Gurbinder Gill* warns that financial adviser ‘reforms’ will undermine yet another Royal Commission recommendation.
If you were facing open-heart surgery you’d want to know your surgeon was qualified.
Or, if you were going to court, that your lawyer was specialised in the relevant area of law.
Should you expect any less from a financial adviser, with whom you may entrust your life savings and financial security?
Even before the revelations of the Hayne royal commission into misconduct in financial services, the need for greater professionalisation of financial advisers was acknowledged.
In 2017, the Turnbull government made reforms that included a code of ethics, a requirement to pass an exam, and the need to hold a “relevant degree” – meeting Financial Adviser Standards set by Treasury and covering 11 knowledge areas (see table below).
This has been expected of new financial planners since 2019.
Those already in the business have until 2026 to comply.
But now the federal government is considering watering down these standards.
A Treasury consultation paper proposes to waive the requirement for advisers with at least ten years’ experience and “a clean record of financial practice”.
This will fulfil Labor’s election promise to create an “experience pathway”.
The paper also proposes lowering the degree requirements for everyone else.
Instead of an approved degree having to cover 11 knowledge areas, it will only have to cover five – dropping the areas of superannuation, retirement, estate planning, insurance, investments and financial plan construction.
The intention, the consultation paper says, is “that a broader range of degrees become eligible as entry pathways to the financial advice profession”.
The motivation for this isn’t spelled out, but is almost certainly due to a huge decline in the number of financial advisers – by almost 40 per cent in the past three years, according to Rainmaker Information, a research company that specialises in the financial services industry.
But it’s hard to see how the move will help the industry become a profession, with similar standards to the rules that regulate doctors, lawyers or accountants.
Rainmaker’s report, published last month, says the number of financial advisers in Australia has declined from 26,500 in 2019 to about 16,700.
In February, the Assistant Treasurer and Minister for Financial Services, Stephen Jones (then still the opposition spokesperson), blamed this decline on a poorly managed “tsunami of regulatory changes”.
Some, such as the degree requirement, predate the Hayne royal commission.
Others stem from it.
The Association of Financial Advisers, which represents several thousand advisers, says extra compliance imposed by the Australian Securities and Investments Commission following the royal commission has “broken” the industry.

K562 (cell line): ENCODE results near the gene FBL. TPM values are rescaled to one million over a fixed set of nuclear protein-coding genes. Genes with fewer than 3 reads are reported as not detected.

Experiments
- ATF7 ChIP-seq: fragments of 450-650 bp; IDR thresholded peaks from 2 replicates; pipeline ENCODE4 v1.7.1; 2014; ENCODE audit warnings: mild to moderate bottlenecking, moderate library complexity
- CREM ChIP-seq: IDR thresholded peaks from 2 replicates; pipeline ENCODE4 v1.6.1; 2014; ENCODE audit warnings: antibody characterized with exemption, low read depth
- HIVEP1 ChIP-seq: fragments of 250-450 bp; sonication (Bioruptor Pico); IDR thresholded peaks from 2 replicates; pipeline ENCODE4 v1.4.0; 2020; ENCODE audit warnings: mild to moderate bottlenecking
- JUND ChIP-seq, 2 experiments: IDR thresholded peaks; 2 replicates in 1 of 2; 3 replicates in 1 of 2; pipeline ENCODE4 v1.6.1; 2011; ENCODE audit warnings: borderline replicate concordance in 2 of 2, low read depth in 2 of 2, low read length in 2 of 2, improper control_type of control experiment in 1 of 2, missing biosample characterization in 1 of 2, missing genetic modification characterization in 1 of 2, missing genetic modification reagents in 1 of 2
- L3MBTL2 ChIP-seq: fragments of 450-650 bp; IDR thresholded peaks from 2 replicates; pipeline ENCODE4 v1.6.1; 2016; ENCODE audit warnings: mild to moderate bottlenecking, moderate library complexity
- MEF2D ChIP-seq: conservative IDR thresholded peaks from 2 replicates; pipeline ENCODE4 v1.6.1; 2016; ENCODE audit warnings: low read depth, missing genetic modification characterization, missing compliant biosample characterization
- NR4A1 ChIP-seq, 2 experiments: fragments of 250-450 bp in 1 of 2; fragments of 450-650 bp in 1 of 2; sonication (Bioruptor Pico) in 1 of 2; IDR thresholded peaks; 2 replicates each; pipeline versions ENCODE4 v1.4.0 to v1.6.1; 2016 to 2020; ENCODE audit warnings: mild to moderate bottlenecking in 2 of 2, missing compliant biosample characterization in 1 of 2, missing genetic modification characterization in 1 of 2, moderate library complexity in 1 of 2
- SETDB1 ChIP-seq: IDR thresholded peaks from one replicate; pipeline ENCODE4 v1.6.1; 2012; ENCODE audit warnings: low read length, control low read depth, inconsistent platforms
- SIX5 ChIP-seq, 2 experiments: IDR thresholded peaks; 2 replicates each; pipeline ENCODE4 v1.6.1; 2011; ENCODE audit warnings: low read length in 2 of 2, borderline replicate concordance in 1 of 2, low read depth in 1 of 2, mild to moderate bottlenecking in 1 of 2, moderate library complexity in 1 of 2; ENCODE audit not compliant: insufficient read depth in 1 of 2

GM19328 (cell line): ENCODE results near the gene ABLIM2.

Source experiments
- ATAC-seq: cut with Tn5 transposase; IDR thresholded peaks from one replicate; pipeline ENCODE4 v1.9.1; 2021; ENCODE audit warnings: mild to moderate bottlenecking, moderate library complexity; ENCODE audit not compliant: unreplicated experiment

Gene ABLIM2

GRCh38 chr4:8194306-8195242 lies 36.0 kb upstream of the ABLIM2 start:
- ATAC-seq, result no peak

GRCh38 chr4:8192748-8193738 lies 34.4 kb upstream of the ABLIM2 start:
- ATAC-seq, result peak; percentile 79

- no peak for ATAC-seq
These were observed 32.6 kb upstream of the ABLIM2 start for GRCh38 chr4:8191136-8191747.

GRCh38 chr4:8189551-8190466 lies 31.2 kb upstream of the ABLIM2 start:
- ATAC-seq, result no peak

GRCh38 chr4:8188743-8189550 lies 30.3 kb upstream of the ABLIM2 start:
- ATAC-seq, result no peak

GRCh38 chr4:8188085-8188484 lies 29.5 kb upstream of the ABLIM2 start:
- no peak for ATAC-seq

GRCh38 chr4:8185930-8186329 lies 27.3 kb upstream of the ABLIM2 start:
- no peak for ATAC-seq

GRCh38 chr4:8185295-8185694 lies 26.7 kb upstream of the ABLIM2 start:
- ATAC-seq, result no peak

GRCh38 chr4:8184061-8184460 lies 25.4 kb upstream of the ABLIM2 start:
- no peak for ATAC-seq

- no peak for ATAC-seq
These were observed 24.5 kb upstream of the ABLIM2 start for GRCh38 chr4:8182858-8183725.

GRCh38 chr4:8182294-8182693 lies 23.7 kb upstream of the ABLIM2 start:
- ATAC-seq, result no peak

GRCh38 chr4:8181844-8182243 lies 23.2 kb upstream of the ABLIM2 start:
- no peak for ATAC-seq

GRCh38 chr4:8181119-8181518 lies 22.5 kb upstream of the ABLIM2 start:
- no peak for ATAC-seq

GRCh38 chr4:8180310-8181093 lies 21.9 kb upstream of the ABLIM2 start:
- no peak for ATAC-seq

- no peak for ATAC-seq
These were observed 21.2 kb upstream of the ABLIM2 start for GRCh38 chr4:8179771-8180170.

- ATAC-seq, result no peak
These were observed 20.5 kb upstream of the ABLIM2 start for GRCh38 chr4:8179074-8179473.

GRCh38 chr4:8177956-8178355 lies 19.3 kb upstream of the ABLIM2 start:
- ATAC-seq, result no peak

One directly affecting incomes is the ban (since January 2021) on receiving ongoing commissions from companies for selling those companies’ super, investment and insurance products.
Banning these payments, known as “grandfathered commissions”, was a key recommendation of the banking royal commission.
They had been worth $800 million to financial advisers the previous year.
Incomes will be reduced further if the government proceeds with a proposal to ban commissions on life insurance sales.
Specialist knowledge needed
Reducing degree requirements will somewhat reduce the burden now faced by financial advisers.
The question is whether it will offset the other factors that make the job unappealing.
Lowering education standards will certainly do nothing to give the community more confidence in the industry.
Given the increasing complexity of financial products and the connection of the different advice areas, specialist knowledge is increasingly needed.
When recommending insurance cover, for example, an adviser must know more than just the types of cover and products.
There are rules around beneficiary nomination, which is also part of estate planning.
There are options to pay for insurance from your superannuation, which may affect your retirement balance.
There are different tax consequences for different options.
Cutting back educational requirements in these areas is unlikely to improve the overall quality of advice.
Hitting the brakes on professionalisation exposes clients to greater risk and lays the foundation for another royal commission into financial services.
In his final report, Commissioner Kenneth Hayne endorsed the 2017 educational reforms.
The “prevention of poor advice begins with education and training”, he stated, adding:
“I believe that, as they come into effect, the new education requirements will improve the quality of advice that is given, and improve the way that financial advisers manage the conflicts of interest with which they are faced.”
Watering down these education requirements as proposed will not improve the quality of financial advice.
It will only slow the path to professionalising the industry.
*Gurbinder Gill, Teaching Scholar, Financial Planning – Department of Accounting, Faculty of Business and Law, Deakin University .
This article first appeared at theconversation.com.